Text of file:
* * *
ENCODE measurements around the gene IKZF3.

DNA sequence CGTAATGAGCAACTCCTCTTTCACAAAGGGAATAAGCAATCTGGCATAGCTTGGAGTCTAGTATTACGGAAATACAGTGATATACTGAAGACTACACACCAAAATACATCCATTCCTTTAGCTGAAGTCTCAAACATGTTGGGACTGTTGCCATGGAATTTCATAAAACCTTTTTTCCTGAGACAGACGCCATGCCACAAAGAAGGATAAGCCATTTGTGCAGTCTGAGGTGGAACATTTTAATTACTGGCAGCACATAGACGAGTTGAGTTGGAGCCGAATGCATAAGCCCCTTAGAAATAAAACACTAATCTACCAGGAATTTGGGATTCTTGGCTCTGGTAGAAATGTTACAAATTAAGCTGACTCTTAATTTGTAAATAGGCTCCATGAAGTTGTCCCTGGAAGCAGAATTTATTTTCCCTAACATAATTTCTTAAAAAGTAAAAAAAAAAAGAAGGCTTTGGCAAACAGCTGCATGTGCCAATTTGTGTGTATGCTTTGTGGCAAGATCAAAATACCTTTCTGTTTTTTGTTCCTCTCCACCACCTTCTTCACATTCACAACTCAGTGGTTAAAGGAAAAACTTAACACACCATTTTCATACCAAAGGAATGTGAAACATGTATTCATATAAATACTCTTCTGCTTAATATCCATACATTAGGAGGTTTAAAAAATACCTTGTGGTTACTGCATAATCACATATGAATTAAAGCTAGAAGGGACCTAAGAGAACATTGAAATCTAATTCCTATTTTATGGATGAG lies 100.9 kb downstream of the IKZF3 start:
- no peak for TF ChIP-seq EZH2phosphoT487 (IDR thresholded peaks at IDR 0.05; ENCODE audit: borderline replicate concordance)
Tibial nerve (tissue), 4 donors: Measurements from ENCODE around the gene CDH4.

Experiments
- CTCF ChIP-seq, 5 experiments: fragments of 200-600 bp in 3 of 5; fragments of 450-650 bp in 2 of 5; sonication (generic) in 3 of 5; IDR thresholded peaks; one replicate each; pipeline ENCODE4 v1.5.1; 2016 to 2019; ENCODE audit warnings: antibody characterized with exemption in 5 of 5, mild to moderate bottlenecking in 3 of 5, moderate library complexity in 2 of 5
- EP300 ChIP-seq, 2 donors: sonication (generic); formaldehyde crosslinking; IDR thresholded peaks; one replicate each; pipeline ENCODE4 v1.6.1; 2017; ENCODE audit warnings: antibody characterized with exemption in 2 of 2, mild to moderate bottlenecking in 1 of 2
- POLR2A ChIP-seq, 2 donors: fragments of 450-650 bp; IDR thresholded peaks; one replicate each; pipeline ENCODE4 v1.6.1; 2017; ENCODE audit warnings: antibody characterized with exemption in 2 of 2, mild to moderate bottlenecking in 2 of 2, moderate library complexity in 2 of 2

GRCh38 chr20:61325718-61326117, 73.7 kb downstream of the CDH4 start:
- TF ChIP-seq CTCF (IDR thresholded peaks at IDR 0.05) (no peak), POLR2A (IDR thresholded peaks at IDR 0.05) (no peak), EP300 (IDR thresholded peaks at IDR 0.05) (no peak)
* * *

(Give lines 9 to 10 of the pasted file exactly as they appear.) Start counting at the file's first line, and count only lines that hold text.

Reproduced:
GRCh38 chr20:61325718-61326117, 73.7 kb downstream of the CDH4 start:
- TF ChIP-seq CTCF (IDR thresholded peaks at IDR 0.05) (no peak), POLR2A (IDR thresholded peaks at IDR 0.05) (no peak), EP300 (IDR thresholded peaks at IDR 0.05) (no peak)